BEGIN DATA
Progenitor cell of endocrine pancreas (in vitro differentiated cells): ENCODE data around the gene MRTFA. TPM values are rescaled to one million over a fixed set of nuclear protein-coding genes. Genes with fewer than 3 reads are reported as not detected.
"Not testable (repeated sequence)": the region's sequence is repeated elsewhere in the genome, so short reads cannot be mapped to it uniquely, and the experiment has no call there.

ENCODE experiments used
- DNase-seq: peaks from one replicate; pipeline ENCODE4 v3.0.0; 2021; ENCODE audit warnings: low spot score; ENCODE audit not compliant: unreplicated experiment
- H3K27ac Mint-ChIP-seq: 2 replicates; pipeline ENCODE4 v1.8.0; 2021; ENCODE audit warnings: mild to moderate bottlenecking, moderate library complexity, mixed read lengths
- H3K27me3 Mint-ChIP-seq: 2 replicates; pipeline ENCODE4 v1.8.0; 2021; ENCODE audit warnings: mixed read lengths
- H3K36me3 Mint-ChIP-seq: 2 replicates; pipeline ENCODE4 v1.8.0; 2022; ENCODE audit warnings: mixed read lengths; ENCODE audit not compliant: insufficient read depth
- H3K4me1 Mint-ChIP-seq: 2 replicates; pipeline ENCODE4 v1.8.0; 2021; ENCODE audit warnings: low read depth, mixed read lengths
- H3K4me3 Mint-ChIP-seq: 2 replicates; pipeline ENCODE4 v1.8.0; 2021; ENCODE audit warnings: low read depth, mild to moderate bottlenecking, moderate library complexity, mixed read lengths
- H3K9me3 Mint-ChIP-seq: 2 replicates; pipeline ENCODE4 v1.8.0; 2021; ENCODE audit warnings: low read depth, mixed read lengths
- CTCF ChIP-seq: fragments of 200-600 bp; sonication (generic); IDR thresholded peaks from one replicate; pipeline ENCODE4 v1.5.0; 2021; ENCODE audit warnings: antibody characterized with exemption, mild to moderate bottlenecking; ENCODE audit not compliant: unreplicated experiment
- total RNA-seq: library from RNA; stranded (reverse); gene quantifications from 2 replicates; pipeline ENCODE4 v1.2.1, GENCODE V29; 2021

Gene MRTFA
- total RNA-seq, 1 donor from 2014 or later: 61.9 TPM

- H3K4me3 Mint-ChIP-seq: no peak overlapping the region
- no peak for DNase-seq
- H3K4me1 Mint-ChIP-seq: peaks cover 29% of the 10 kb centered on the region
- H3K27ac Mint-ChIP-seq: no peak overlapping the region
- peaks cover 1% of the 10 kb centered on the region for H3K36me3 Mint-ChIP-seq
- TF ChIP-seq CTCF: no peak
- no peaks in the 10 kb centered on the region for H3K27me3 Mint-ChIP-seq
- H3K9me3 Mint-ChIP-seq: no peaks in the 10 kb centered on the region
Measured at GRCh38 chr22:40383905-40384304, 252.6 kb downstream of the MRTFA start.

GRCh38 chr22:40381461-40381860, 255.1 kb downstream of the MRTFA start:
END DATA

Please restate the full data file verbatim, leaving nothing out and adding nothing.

Progenitor cell of endocrine pancreas (in vitro differentiated cells): ENCODE data around the gene MRTFA. TPM values are rescaled to one million over a fixed set of nuclear protein-coding genes. Genes with fewer than 3 reads are reported as not detected.
"Not testable (repeated sequence)": the region's sequence is repeated elsewhere in the genome, so short reads cannot be mapped to it uniquely, and the experiment has no call there.

ENCODE experiments used
- DNase-seq: peaks from one replicate; pipeline ENCODE4 v3.0.0; 2021; ENCODE audit warnings: low spot score; ENCODE audit not compliant: unreplicated experiment
- H3K27ac Mint-ChIP-seq: 2 replicates; pipeline ENCODE4 v1.8.0; 2021; ENCODE audit warnings: mild to moderate bottlenecking, moderate library complexity, mixed read lengths
- H3K27me3 Mint-ChIP-seq: 2 replicates; pipeline ENCODE4 v1.8.0; 2021; ENCODE audit warnings: mixed read lengths
- H3K36me3 Mint-ChIP-seq: 2 replicates; pipeline ENCODE4 v1.8.0; 2022; ENCODE audit warnings: mixed read lengths; ENCODE audit not compliant: insufficient read depth
- H3K4me1 Mint-ChIP-seq: 2 replicates; pipeline ENCODE4 v1.8.0; 2021; ENCODE audit warnings: low read depth, mixed read lengths
- H3K4me3 Mint-ChIP-seq: 2 replicates; pipeline ENCODE4 v1.8.0; 2021; ENCODE audit warnings: low read depth, mild to moderate bottlenecking, moderate library complexity, mixed read lengths
- H3K9me3 Mint-ChIP-seq: 2 replicates; pipeline ENCODE4 v1.8.0; 2021; ENCODE audit warnings: low read depth, mixed read lengths
- CTCF ChIP-seq: fragments of 200-600 bp; sonication (generic); IDR thresholded peaks from one replicate; pipeline ENCODE4 v1.5.0; 2021; ENCODE audit warnings: antibody characterized with exemption, mild to moderate bottlenecking; ENCODE audit not compliant: unreplicated experiment
- total RNA-seq: library from RNA; stranded (reverse); gene quantifications from 2 replicates; pipeline ENCODE4 v1.2.1, GENCODE V29; 2021

Gene MRTFA
- total RNA-seq, 1 donor from 2014 or later: 61.9 TPM

- H3K4me3 Mint-ChIP-seq: no peak overlapping the region
- no peak for DNase-seq
- H3K4me1 Mint-ChIP-seq: peaks cover 29% of the 10 kb centered on the region
- H3K27ac Mint-ChIP-seq: no peak overlapping the region
- peaks cover 1% of the 10 kb centered on the region for H3K36me3 Mint-ChIP-seq
- TF ChIP-seq CTCF: no peak
- no peaks in the 10 kb centered on the region for H3K27me3 Mint-ChIP-seq
- H3K9me3 Mint-ChIP-seq: no peaks in the 10 kb centered on the region
Measured at GRCh38 chr22:40383905-40384304, 252.6 kb downstream of the MRTFA start.

GRCh38 chr22:40381461-40381860, 255.1 kb downstream of the MRTFA start: